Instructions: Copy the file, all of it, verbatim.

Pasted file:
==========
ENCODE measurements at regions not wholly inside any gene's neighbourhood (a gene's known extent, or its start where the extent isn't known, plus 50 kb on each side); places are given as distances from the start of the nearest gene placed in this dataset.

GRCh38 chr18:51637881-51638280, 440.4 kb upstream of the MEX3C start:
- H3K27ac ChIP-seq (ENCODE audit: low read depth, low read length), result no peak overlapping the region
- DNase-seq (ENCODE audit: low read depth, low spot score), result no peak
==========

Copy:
ENCODE measurements at regions not wholly inside any gene's neighbourhood (a gene's known extent, or its start where the extent isn't known, plus 50 kb on each side); places are given as distances from the start of the nearest gene placed in this dataset.

GRCh38 chr18:51637881-51638280, 440.4 kb upstream of the MEX3C start:
- H3K27ac ChIP-seq (ENCODE audit: low read depth, low read length), result no peak overlapping the region
- DNase-seq (ENCODE audit: low read depth, low spot score), result no peak